JAMES MITCHELL gets looped up in paradoxes trying to review Looper.
Directed by Rian Johnson
I know what you’re thinking: God save us from another time-travelling, send ’em back to the past and re-shape the future type film. We’ve had the Terminator and Back to the Future series. Surely there can’t really be anything original to offer, can there?
Well, as it happens, there may be a bit more mileage in this genre. Certainly Looper has its shortcomings, but there are plenty of original twists in this film to keep it interesting.
The world of Looper, dreamt up by exciting new directorial talent Rian Johnson, is a well-crafted creation. Set in 2044, it portrays a not too distant and rather believable future. The majority of the population apparently get their kicks from squeezing opiates into their eyeballs – and the latest iPhone offering is thinner than a sheet of paper (no word on whether they managed to fix the maps app though).
The premise is simple. Even further in the future (2074) it has (will) become practically impossible to murder without being held to account. Bad news indeed for ‘the mob’. However, time-travel is (will be) available, so the obvious solution is (will be) to send the victim back in time to be killed without trace in 2044.
The plot is based around a team of 2044 vintage “Loopers” who are tasked with assassinating those sent back thirty years though time by the murderous mob.
This is all perfectly straightforward so far – but can you imagine the problems that might arise should the mob wish to ‘retire’ (without trace) any of their 2044 Loopers who make it through the 30 intervening years to 2074! How would you react, as a young and enthusiastic Looper faced with your future self as a target?
As with all time-travelling science fiction yarns, there are massive logical and paradoxical gaps. In my view Rian Johnson does the right thing here and doesn’t try too hard to provide a detailed (or indeed any) explanation. For example, Bruce Willis’ character, when pressed on the subject of time travel by his obnoxious younger self, aggressively asserts that it is far too confusing to warrant discussion. Brilliant.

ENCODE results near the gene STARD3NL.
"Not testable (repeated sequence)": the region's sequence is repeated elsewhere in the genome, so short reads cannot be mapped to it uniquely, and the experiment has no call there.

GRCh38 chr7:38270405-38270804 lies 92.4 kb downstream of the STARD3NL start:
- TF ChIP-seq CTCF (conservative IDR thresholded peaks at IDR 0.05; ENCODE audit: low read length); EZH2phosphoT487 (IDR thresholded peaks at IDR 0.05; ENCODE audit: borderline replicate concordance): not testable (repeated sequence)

That said, the acting performances are stellar. Joseph Gordon-Levitt, the hardest working man in Hollywood, is barely recognizable beneath a face full of prosthetics. Cast as a younger version of Bruce Willis, he manages to mirror mannerisms that the Die Hard veteran probably didn’t even realize he had. Willis himself is as reliable as ever, his brooding persona perfectly suited to the tone of the film. The supremely versatile Emily Blunt also makes a convincing American mother.
This entertaining but lightweight film lacks the originality, focus and innovation to become a classic. This is not, then, a science fiction film to be compared with those from the Andy Wachowski, Stanley Kubrick or James Cameron stables. It’s more of a big budget Doctor Who on steroids. But since the film doesn’t attempt to be clever, it doesn’t really matter. It’s an unpretentious, fast paced, bit of scientific nonsense that does its job of entertaining the punter for a couple of hours.
To conclude, this film is definitely worth a watch – just leave your physics books at home.